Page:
Health and Health Behaviors Among Female Caregivers of Elderly Relatives with Dementia: The Role of Ethnicity and Kinship Status.

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    • Abstract:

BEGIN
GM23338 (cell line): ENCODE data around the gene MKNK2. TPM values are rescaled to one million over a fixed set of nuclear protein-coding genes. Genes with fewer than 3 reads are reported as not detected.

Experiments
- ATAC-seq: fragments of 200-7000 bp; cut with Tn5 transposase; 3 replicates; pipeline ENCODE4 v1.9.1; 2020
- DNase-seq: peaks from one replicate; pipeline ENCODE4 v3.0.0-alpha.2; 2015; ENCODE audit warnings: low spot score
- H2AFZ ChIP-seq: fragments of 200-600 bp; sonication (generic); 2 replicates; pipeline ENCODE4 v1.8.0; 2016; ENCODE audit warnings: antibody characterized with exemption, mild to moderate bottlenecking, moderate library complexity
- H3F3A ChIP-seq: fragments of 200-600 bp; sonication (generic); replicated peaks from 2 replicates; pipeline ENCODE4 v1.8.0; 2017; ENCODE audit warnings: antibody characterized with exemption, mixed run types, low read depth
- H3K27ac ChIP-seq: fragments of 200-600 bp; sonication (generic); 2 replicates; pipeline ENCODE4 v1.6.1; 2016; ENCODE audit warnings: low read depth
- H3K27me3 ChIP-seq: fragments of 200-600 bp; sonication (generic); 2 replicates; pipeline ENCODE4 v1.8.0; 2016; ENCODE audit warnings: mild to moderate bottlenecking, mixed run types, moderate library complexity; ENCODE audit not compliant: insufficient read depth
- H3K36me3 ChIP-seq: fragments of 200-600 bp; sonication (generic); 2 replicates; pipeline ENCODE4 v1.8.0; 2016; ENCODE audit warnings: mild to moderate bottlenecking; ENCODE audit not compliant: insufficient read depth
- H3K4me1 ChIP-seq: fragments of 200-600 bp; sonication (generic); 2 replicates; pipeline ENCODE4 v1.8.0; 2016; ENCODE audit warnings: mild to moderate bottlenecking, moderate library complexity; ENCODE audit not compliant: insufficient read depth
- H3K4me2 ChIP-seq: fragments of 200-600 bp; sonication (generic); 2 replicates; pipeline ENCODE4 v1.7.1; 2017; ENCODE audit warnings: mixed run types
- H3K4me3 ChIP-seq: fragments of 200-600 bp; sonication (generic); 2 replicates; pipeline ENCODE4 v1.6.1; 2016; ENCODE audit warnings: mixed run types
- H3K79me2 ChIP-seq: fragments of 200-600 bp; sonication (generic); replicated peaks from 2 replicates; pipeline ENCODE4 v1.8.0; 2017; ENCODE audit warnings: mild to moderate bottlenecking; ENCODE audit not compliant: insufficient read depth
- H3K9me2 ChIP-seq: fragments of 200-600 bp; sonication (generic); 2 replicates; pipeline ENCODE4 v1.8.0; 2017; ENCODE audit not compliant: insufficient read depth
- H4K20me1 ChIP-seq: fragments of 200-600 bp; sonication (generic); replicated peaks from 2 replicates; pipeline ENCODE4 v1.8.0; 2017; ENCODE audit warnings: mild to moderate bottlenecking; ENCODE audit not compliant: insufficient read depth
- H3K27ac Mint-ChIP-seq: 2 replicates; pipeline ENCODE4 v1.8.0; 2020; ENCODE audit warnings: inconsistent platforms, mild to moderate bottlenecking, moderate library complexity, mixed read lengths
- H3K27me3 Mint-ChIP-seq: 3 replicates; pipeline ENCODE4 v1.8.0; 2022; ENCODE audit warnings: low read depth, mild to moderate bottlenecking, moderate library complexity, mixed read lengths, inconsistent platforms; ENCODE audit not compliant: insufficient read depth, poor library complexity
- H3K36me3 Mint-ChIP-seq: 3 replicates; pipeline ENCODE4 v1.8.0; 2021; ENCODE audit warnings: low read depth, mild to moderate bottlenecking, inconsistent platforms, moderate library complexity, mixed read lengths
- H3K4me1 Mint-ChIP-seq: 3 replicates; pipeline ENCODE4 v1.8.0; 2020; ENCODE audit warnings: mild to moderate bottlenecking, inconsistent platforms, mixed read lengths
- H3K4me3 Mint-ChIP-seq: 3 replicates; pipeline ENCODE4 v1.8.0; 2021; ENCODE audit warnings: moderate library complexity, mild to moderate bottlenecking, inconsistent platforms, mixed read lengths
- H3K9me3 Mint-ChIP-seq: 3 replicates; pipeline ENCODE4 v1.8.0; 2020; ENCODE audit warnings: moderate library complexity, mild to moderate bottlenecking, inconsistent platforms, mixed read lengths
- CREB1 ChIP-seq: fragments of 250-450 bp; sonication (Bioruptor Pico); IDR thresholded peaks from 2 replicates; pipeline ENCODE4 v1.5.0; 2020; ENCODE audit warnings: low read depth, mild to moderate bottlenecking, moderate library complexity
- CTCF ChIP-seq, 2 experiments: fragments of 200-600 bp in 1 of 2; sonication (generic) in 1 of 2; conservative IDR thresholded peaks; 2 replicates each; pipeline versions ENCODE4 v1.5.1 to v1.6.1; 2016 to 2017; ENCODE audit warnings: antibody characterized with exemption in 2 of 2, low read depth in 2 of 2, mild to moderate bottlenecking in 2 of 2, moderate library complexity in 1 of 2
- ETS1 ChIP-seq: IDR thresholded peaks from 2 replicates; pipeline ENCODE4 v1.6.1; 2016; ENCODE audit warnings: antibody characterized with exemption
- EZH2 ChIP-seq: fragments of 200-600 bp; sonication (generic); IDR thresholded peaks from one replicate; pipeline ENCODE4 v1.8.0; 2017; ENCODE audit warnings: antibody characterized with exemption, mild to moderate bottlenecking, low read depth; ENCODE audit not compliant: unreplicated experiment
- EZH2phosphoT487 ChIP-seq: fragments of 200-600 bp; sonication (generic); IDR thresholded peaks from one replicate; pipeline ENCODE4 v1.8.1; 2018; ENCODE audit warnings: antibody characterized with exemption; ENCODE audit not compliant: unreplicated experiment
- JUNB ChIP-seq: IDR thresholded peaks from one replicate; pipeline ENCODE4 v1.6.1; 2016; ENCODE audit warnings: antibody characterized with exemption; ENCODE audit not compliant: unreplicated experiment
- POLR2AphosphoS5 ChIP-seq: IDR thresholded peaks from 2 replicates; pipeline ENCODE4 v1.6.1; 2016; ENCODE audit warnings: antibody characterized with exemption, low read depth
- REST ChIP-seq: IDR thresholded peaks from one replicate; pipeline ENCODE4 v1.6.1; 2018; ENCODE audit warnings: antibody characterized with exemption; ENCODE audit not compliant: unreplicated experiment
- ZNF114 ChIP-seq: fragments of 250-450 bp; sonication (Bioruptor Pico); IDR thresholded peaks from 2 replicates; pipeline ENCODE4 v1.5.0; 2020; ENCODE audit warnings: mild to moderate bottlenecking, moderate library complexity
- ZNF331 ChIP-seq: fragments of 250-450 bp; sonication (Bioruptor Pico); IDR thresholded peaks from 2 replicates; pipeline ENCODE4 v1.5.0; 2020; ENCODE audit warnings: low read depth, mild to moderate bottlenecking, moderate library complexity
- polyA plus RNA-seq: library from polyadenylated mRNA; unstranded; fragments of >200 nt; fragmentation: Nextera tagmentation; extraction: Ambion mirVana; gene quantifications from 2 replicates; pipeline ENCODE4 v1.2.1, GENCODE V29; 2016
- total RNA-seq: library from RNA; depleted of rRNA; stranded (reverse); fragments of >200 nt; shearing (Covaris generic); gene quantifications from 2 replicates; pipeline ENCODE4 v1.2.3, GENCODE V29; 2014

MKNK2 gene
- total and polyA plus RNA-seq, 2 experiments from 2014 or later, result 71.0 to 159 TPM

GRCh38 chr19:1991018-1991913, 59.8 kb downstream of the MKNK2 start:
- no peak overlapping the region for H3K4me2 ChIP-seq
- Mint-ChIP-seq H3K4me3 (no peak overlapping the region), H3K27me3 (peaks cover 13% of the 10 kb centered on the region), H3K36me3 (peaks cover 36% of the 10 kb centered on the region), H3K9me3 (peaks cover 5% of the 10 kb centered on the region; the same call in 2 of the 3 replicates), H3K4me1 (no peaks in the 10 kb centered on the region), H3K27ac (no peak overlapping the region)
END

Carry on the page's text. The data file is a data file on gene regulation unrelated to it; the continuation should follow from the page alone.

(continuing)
This study examined ethnic and kinship status differences in health behavior patterns, self-rated health, and health conditions in an ethnically diverse sample of 256 female family dementia caregivers. The findings revealed that Latina caregivers rated their health as significantly worse than their Caucasian counterparts. Moreover, Latina caregivers were observed to be significantly more likely to eat fewer than two meals per day or to have gained more than 10 lbs. in 6 months, and to have had difficulty with bouts of dizziness. Caucasian caregivers were significantly more likely to smoke, have a heart condition, and experience gastrointestinal difficulties. With respect to kinship status, daughter caregivers were more likely to have experienced recent weight gain, to have high blood pressure, or a chronic lung condition than spousal caregivers. The findings suggest that specific interventions, designed to address the unique patterns of health behaviors and conditions observed across ethnicity and kinship status, may be needed to improve the health behavior patterns of specific populations of caregivers. doi:10.1300/J018v31n02_01 [ABSTRACT FROM PUBLISHER]
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